29 Degree Heat in Baby’s Room

29 Degrees in Baby's Room

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Heatwaves are more and more common in their frequency and hotter in their intensity in the UK each year, it seems. With the heat comes unbearable and uncomfortable temperatures which makes sleeping at night an impossible task.

A baby’s room be it a nursery or in your own room is not immune to the heat and in fact fare worse since heat rises and bedrooms are typically upstairs.

29 degrees inside a bed room is at the point where intervention is needed as it’s just too hot to fall asleep and stay asleep as normal. According to the Sleep Foundation, between 20 and 22 is the optimal temperature for a baby room making 29 degrees a whole 7 degrees over the highest point.

In our experience, when the baby’s room is 25 degrees we will get the fan on at a reasonable rate, when it gets over 26/27 degrees the fan is ineffectual and anything over that number we have a problem on our hands that fans will not fix – so what can you do if your baby’s room is 29 degrees or over?

What to do during the day


Using weather forecasts, you can figure out well in advance how hot the day is going to be and manage the air flow and sunlight coming in effectively. Specifically, we want to find out how hot is the hottest part and then how early and quickly the evenings cool down.

During the 2022 heatwaves, some parts of of the UK stayed in the high 20s and even low 30s even during the night which meant that indoor heat didn’t cool down. 29 degree bedrooms were common for several days.

For days and nights like this, we want to try and keep the windows closed, and stop direct sunlight from coming in and warming the air. This can take a couple of degrees off the baby room temperature. When there is little breeze out there and the air is humid, opening windows will do very little and will likely keep your house warm as the hot air on the inside can’t escape.

Then, we want to stop as much sunlight from coming in. A trick which is detailed in Ideal Home, and one we actually used and can attest to is to cover the windows with plain old kitchen foil to reflect the light so that it doesn’t come in.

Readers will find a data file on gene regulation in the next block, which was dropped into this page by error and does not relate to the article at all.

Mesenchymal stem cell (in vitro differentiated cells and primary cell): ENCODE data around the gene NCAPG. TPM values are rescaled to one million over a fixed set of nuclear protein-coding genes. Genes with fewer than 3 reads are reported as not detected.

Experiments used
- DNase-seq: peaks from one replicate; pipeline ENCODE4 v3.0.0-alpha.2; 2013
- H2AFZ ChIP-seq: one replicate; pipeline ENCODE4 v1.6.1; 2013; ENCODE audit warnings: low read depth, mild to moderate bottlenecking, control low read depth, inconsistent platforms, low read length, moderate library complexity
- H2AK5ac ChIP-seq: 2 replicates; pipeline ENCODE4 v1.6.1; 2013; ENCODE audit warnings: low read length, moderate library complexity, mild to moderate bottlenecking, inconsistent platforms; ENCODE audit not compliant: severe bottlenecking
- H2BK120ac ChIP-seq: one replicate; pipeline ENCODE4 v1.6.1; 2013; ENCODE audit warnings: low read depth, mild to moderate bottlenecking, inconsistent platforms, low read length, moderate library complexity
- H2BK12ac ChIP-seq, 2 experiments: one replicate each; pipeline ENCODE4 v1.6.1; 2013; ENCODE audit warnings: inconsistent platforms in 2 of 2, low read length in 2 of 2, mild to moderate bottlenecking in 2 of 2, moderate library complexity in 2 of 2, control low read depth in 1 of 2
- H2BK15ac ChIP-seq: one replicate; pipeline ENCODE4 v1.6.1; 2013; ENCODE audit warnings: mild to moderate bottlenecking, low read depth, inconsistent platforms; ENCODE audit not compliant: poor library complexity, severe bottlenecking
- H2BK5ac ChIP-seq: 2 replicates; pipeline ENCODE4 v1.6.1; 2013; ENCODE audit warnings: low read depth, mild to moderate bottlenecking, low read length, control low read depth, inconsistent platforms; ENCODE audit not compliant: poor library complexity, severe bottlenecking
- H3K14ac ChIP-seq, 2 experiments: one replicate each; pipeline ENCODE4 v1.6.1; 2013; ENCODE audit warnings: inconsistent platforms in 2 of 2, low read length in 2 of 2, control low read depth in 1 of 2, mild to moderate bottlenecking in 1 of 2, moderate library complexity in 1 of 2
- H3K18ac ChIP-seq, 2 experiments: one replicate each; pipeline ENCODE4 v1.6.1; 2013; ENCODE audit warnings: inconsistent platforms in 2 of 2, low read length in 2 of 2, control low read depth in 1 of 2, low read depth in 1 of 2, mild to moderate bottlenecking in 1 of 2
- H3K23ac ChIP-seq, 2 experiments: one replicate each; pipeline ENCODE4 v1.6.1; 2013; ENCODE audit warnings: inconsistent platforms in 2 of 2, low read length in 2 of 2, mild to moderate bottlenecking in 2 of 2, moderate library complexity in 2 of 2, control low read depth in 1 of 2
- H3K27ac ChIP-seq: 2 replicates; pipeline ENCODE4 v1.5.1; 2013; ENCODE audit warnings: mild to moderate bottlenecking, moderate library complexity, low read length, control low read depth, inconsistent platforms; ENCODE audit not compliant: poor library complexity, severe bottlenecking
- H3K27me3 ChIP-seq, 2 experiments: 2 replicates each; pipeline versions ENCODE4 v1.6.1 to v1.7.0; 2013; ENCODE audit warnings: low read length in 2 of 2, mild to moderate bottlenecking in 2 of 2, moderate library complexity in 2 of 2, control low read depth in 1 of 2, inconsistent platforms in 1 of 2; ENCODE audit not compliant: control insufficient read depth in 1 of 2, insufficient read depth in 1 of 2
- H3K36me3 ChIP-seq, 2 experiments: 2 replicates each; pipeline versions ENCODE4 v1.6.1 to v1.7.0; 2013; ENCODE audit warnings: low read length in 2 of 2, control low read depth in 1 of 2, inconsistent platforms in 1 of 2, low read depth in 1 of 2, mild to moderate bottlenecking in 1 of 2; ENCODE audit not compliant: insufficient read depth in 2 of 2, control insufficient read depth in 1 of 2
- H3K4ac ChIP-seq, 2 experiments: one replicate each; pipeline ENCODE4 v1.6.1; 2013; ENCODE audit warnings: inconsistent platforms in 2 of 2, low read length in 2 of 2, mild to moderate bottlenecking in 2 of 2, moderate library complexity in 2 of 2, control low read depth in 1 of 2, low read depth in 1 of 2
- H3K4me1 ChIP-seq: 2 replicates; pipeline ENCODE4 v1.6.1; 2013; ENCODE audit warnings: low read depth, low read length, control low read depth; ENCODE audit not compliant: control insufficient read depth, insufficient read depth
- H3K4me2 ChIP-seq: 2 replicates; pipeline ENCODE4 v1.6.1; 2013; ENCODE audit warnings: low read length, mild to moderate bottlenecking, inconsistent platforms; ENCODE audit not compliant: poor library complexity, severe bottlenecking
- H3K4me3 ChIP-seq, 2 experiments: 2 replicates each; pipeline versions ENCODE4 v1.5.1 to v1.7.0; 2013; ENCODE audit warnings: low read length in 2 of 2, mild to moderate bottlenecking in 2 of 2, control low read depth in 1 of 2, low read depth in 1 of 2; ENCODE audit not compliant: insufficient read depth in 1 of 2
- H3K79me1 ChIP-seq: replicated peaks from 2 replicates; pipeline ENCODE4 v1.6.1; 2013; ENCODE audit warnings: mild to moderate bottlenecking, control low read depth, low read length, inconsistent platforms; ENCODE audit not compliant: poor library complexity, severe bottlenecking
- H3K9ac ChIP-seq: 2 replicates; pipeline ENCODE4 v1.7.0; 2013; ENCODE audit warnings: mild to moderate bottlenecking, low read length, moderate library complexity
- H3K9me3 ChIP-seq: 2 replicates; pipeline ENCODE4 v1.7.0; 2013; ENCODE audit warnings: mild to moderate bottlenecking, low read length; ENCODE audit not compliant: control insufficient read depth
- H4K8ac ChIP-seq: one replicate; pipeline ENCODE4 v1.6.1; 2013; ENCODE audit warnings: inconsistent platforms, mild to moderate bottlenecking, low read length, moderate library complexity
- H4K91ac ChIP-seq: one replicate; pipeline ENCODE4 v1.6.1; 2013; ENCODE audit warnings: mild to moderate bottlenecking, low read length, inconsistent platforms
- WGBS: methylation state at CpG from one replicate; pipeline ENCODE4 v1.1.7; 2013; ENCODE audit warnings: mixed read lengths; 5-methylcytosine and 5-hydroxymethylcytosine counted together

Modern homes are well insulated which means that it will be hotter indoors than it is outdoors, when you check the forecast add a couple of degrees to the outside temperature to the inside. Alternatively, if you have a thermostat, compare the two temperatures regularly to see the difference between the two on a typical summer’s day.

If it is 24 degrees outside then it is likely to be 26 and above on the inside.

Changes in the bedroom

If it’s already 29 degrees in the baby’s room and things aren’t going great, it’s time to strip away the duvet and all clothes. Let them sleep in a nappy so that they can release some heat through their skin.

For breastfeeding mothers, continue to feed on demand and consider co-sleeping safely for the 29 degree nights. A mother’s breasts can in fact cool a baby down (as well as warm them up) and can make things a little comfier for them, as well as give them a constant source of hydration.

However, once it’s at 29 degrees this alone is unlikely to make a noticeable difference.

How to cool a 29 degree baby room

Mobile air conditioning unit

air conditioning

During the horrible heatwave where our own children’s rooms hit 29 degrees celsius and even above at some points, the only thing that made the difference and it was worth every penny was a mobile air conditioning unit we hired for a week from HSS. It blasts out very cold air and keeps it at a set temperature – during the night the temperature was perfect and you would not have thought there was a heatwave.

We hired one for around £120 for 7 days, to buy the exact unit brand new would be over £400 which didn’t make financial sense considering we didn’t need it before and we haven’t needed it since.

It does have its drawbacks:

  • It’s heavy to get upstairs
  • It uses a lot of electricity
  • It’s expensive even when hired
  • You need to place it near a window to the exhaust pipe can let the hot air out
  • They can be noisy (we used white noise machines and can still hear it)

After saying all that, if there was another heatwave in our house we would without question hire another air conditioning unit.


For us, fans do the trick when the temperature is no more than 25 or so. Anything more than that and they just seem to circulate the hot air. But, they can still help.

For a free life hack, place a glass or bucket full of ice behind the fan and it will blow the cold air from them around the room. However, when the temps get in their high 20s you will find the ice cubes melting pretty fast and their effects only lasting a short while.

Cold cloths/muslins

damp cloth

Placing a damp cloth or muslin on your baby’s feet can help them feel cooler on the cheap and without much hassle. Baby’s lose heat quite rapidly and a lot of it is through their feet and legs – placing this damp cloth will help make their whole body feel cooler quickly.

This approach can help them at least feel cooler for the hottest part of the night and by the time the cloth itself has warmed up the room itself has as well.


When the temperatures reach as high as 29 degrees celsius on the inside, there is not an awful lot you can do. Read our steps at the beginning to try and prevent the mercury from reaching that high in the first place and then try our tips on how to cool the baby’s room down once it has gotten hot. Above all else, patience and acceptance it’s going to be a rough and hot night can help you get over the line.